School: Many school districts are moving toward an option for full-time in-person schooling. This may be the only viable option for you and your family. This may also be the best option for your child depending on their optimal learning style. The American Academy of Pediatrics supports the return to in-person learning with steps taken to decrease the spread of COVID-19 in the school setting and the need for school districts to adapt to changing local conditions.
Know that you can always reach out to your provider at HIP and consider making a telemedicine or in person appointment. We may be able to offer some helpful suggestions or just provide a caring ear to walk with you as you make those decisions.
If the answer to, “How much is my own life in a state of crisis right now?”, is not really much of a crisis at all, you may have the ability to make some different decisions.
Consider the risk of your plans. Colorado has issued some guidelines to help evaluate common activities and travel plans.
Be a part of the 65%: The Colorado Department of Public Health has put out projections based on the efficiency of our collective social distancing efforts. If we, as a community can reach the 60-65% efficiency, many lives could be saved by decreasing overall infection numbers and maintaining hospital and ICU capacity for new patients. Do you have the capacity to increase your social distancing efficiency as a family? How do you see your role in the community during this pandemic?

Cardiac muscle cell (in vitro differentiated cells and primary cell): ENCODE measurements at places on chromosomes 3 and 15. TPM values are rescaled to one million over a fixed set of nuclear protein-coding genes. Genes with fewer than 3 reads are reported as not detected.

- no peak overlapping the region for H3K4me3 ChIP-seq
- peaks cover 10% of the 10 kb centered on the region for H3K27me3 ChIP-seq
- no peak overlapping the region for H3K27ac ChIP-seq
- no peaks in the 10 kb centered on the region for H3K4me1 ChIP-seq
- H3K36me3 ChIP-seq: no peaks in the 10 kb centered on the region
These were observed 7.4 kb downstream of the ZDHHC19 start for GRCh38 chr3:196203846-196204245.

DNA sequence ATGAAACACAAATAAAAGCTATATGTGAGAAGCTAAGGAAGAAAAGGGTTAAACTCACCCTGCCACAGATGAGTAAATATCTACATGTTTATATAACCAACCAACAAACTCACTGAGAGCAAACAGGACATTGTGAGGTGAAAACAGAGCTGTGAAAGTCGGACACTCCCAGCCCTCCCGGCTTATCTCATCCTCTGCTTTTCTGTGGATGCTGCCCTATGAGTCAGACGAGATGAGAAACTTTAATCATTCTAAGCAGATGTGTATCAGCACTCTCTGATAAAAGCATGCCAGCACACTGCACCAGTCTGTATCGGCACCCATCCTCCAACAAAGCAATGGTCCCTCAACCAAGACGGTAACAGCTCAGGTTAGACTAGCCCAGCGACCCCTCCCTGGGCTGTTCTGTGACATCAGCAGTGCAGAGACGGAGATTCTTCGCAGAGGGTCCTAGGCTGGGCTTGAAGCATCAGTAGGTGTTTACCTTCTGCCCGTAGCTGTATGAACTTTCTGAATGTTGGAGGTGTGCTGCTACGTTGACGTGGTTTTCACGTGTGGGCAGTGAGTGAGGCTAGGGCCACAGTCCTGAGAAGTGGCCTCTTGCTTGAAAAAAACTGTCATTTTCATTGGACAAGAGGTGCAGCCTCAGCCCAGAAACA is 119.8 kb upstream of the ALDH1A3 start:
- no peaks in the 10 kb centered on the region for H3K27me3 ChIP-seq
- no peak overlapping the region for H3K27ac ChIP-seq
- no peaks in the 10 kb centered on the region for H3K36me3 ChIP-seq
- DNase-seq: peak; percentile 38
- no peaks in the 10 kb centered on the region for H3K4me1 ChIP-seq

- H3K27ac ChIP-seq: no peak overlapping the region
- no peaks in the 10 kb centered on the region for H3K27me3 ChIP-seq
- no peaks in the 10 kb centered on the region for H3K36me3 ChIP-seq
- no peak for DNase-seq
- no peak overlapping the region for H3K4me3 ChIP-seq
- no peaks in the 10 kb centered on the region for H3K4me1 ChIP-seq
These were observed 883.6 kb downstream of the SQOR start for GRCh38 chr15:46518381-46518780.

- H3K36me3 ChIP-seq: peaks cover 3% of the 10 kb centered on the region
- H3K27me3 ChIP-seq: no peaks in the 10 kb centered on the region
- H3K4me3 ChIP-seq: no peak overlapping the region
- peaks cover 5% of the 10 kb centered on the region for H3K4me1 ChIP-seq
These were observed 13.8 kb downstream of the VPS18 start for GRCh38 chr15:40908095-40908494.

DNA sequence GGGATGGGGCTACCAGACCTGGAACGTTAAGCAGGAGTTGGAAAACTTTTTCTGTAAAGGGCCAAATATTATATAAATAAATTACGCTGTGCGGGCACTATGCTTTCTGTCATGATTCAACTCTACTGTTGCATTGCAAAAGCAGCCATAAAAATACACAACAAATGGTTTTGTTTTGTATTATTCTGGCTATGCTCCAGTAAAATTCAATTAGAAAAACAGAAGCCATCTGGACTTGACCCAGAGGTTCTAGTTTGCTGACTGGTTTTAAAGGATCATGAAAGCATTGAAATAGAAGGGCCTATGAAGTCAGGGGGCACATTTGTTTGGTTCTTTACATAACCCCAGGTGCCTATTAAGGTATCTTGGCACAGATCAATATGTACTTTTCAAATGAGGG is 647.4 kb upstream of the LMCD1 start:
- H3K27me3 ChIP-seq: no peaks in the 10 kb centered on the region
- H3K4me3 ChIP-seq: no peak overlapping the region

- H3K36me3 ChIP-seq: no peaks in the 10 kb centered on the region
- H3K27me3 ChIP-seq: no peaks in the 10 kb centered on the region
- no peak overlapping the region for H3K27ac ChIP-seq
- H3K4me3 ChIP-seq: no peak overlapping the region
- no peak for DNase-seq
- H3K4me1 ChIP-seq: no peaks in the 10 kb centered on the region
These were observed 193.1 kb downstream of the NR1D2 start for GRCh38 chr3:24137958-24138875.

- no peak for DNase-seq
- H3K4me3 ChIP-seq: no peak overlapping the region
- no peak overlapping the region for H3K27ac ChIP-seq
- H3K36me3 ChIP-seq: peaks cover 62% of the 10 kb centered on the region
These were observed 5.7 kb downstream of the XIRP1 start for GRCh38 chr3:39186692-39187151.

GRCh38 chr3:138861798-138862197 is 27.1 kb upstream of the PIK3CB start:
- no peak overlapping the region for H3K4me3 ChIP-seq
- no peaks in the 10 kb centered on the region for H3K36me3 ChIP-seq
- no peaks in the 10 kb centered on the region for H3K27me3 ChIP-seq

Hanging out with friends: Having a small cohort of friends or a “quaranTEAM” can really decrease the spread of COVID-19 and can make tracing easier if someone tests positive. Having a group of a few friends whose families are on the same page and are otherwise practicing good social distancing is ideal. Having that team hang out outside and wear masks when possible (not for kids under 2) is helpful. Creating a rule where they don’t share food or drinks (preferably they don’t hang out with food or drinks, especially for younger kids).
Summer camp: If you have the option for the camp to come to you, which some of them have offered that lowers the risk. Some camps are sending a counselor to a house with a group of a few kids. If you are considering a camp that hasn’t made major modifications to decrease the risk of spread, the better option may be to skip that camp this year.